Guest house

Discover the interior of Maison de la Luz, a New Orleans guesthouse created by the Ace Hotel team | Economic news


The historic New Orleans Town Hall annex has reopened as Maison de la Luz, a new luxury guesthouse developed by the team behind the Ace Hotel.

The six-story, 67-room property moves into the 110-year-old building, located next to the Ace and just behind Gallier Hall, after a full 2-year renovation. The hotel itself is closed to the public, but passers-by can spot it at Bar Marilou, the property-linked craft cocktail bar. The bar, which has a separate public entrance to the side of the guesthouse, opened on Friday May 17 in what was once the building’s law library.

The project is the second local development of Atelier Ace, the creative agency behind Ace Hotels, and The Domain Cos., Which is developing the South Market District, a $ 500 million mixed-use development in downtown New Orleans. Los Angeles-based design firm Studio Shamshiri oversaw the hotel’s design. Quixotic Projects, a French hotel group with several cocktail bars in Paris, manages Bar Marilou. The bar is the group’s first American business. EskewDumezRipple was the architect of the project and Palmisano was the general contractor.

The Domain Cos., The developer and owner of the project, approached Atelier Ace with an interest in the redevelopment of the building at 546 Carondelet Street. The historic building “seemed perfectly suited for a larger scale project,” she said.

The project “was our opportunity to take 20 years of experience and filter it through our unrestrained love for New Orleans and our impulse to take risks and push the needle forward,” Sawdon said.

The hotel joins a growing list of historic renovations reshaping the city’s central business district and warehouse district. Recent hotel conversions, fueled largely by historic tax credits, include the NOPSI Hotel, which opened inside the historic NOPSI headquarters on Baronne and Union streets in 2017; Le Troubadour, which transformed the 17-story Rault Center on rue Gravier into a 184-room boutique hotel; and the Jung Hotel on Canal Street, which opened 207 rooms after a $ 140 million renovation in 2018.

The team behind Maison de la Luz thinks they can carve out a space for themselves despite a recent explosion in supply. With the property, Atelier Ace seeks to provide an alternative to the traditional New Orleans luxury hotel market – fewer rooms, tailored service and high design, said Peter Honan, hotel sales manager.

The idea is to turn the tide and avoid what Ace Hotel Group CEO Brad Wilson calls “beige luxury,” Honan said. They expect the hotel to have wide appeal, including among foreign travelers. Rates start at around $ 389 a night.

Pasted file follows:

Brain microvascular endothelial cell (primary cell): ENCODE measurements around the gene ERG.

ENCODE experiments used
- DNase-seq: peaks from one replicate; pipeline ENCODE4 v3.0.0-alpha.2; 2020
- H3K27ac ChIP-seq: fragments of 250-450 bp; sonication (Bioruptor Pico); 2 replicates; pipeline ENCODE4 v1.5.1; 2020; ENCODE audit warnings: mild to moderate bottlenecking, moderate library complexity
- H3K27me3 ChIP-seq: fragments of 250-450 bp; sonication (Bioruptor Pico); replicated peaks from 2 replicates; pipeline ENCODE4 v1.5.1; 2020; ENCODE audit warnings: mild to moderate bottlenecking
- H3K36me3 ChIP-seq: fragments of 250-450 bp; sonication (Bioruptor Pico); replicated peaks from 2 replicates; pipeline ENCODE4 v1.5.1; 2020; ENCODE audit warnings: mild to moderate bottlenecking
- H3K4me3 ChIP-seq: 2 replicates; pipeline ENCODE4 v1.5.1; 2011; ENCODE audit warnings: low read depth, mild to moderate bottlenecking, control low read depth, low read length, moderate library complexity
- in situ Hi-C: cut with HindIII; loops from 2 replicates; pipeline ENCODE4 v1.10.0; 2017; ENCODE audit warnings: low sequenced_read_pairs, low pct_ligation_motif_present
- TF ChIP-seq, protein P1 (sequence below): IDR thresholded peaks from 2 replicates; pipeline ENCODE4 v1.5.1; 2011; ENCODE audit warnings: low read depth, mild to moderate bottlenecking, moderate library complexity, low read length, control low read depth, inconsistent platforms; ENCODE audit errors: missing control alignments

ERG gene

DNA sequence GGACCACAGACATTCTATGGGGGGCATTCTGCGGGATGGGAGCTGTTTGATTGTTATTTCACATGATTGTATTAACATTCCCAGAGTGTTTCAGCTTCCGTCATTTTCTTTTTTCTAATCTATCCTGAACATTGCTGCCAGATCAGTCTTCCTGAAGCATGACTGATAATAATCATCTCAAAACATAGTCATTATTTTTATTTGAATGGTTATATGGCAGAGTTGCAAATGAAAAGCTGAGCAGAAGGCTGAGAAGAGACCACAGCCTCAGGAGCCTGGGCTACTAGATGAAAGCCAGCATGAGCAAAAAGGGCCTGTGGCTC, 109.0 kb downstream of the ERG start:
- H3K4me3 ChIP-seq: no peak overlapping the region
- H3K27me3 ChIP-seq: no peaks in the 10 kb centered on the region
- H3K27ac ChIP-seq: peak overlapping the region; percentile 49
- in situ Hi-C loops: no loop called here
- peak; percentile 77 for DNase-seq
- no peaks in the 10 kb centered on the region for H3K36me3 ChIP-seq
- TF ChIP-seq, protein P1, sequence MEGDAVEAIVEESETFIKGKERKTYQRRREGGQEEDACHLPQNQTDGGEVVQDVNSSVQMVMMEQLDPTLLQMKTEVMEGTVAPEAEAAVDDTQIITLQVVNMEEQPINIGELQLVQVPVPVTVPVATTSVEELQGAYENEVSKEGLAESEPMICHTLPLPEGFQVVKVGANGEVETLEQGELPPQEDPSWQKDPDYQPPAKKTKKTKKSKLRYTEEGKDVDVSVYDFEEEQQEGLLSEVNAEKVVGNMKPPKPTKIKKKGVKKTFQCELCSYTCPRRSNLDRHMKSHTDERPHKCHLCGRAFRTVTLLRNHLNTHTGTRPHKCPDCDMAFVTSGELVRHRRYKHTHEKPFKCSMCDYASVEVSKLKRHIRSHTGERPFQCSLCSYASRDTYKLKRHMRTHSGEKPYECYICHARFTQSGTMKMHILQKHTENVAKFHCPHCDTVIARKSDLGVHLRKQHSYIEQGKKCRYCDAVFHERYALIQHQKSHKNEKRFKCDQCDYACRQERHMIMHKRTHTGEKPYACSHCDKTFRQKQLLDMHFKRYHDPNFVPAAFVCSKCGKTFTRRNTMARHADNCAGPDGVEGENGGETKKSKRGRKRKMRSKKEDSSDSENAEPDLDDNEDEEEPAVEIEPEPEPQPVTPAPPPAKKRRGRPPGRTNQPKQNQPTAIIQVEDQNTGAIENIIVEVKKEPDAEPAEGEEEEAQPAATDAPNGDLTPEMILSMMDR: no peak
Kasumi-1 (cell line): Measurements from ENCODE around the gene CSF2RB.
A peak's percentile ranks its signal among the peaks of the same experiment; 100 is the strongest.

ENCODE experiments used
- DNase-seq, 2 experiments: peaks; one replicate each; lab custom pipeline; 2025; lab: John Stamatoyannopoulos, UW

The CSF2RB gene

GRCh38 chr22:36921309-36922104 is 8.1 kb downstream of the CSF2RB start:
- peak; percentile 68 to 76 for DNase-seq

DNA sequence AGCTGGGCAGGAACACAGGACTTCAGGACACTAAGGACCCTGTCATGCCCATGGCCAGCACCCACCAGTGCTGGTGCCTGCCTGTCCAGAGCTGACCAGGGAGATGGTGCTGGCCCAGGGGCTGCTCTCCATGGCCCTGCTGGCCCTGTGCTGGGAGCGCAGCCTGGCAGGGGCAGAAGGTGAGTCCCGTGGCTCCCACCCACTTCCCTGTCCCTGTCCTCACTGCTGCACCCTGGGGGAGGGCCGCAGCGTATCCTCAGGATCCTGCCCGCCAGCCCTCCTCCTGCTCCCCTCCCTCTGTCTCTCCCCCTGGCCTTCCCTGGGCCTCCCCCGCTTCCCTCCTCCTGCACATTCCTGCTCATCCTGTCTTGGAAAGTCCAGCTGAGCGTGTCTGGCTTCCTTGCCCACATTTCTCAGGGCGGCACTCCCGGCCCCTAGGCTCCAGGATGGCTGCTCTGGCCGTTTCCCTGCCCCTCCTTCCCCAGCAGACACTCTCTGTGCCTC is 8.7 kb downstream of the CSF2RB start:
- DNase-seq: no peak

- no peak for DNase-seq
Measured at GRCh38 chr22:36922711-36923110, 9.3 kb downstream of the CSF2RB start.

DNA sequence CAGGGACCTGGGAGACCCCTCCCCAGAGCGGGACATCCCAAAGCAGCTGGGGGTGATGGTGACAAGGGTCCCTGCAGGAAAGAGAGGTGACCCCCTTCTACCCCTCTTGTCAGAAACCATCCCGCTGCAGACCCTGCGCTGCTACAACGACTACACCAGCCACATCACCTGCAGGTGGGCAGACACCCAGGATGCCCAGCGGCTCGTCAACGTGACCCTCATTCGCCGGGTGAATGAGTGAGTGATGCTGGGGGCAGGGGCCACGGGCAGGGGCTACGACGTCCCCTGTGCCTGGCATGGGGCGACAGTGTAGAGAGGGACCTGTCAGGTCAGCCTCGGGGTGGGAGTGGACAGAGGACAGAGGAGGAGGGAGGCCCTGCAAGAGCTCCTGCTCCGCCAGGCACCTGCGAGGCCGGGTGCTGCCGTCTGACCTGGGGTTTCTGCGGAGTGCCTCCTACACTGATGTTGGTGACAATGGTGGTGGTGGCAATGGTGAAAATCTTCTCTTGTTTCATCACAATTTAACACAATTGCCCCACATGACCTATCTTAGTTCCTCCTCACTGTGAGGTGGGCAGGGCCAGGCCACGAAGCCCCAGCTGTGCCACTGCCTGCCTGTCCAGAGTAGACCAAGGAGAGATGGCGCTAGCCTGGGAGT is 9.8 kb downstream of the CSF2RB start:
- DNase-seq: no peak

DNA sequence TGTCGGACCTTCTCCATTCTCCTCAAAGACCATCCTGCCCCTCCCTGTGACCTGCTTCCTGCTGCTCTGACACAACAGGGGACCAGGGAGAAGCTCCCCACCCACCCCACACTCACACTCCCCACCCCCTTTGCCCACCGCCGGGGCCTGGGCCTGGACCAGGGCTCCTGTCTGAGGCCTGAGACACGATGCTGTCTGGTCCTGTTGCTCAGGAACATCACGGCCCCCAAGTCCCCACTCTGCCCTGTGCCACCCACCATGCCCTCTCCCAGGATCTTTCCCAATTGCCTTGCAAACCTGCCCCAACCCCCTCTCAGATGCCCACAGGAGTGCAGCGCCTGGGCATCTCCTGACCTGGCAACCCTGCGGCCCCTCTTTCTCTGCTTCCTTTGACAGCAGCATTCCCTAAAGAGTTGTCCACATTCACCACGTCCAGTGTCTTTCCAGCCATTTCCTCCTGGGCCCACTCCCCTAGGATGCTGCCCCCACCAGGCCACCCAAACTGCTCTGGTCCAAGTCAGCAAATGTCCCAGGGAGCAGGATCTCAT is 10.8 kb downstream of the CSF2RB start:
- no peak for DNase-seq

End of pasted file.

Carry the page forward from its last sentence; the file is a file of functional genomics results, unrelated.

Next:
“As we grow and expect more international travelers and people coming from more distant destinations, we have something that will truly resonate with them as a luxury no matter where they go,” Honan said.

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Tuesday afternoon, the hall of the Maison de la Luz was quiet, except for the sound of footsteps on the century-old staircase and the checkered floor. A chandelier of grouped round lights gives off a warm glow. The vibe was contrasted with its sister property, the 234-room Ace Hotel, which sits across Lafayette Street and has a bustling lobby filled with tourists and locals as a selling point.

“We wanted the Maison de la Luz to be a private sanctuary,” Sawdon said.

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The historic building on Carondelet Street more recently housed the Stone Pigman law firms. Renovations at Maison de la Luz began in 2017. The property now has 67 bedrooms, a common guest area, and a Chinese-inspired private dining room in blue and white where guests will meet. serve breakfast. The majority of rooms have both a walk-in shower and a separate bathtub. The most expensive suites are on the second floor of the building, which like many historic buildings has the highest ceilings in the building.

Honan outlined a few details. Room keys hang from a silk tassel and are left with the concierge when guests are out for the day. A biblical snake motif repeatedly surfaces, from the snake carrying apples lining a rug to the sculptural handles of the snake shower – a reference, Honan said, to a local history shaped by both religion and local people. celebrations.

Local touches include craft beer from Louisiana breweries stored in in-room minibars and painted works by New Orleans artist Rebecca Rebouché. WWOZ automatically broadcasts the in-room Bluetooth radio when guests check-in.

Sawdon said the goal is to weave high standard amenities and services into the historic environment.

“It’s a place that feels like it’s always been there, created just for you,” Sawdon said.

Jennifer Larino covers residential real estate, retail, tourism, and other consumer and business news for | The Times-Picayune. Reach her at [email protected] or 504-239-1424. Follow her on Twitter @jenlarino.

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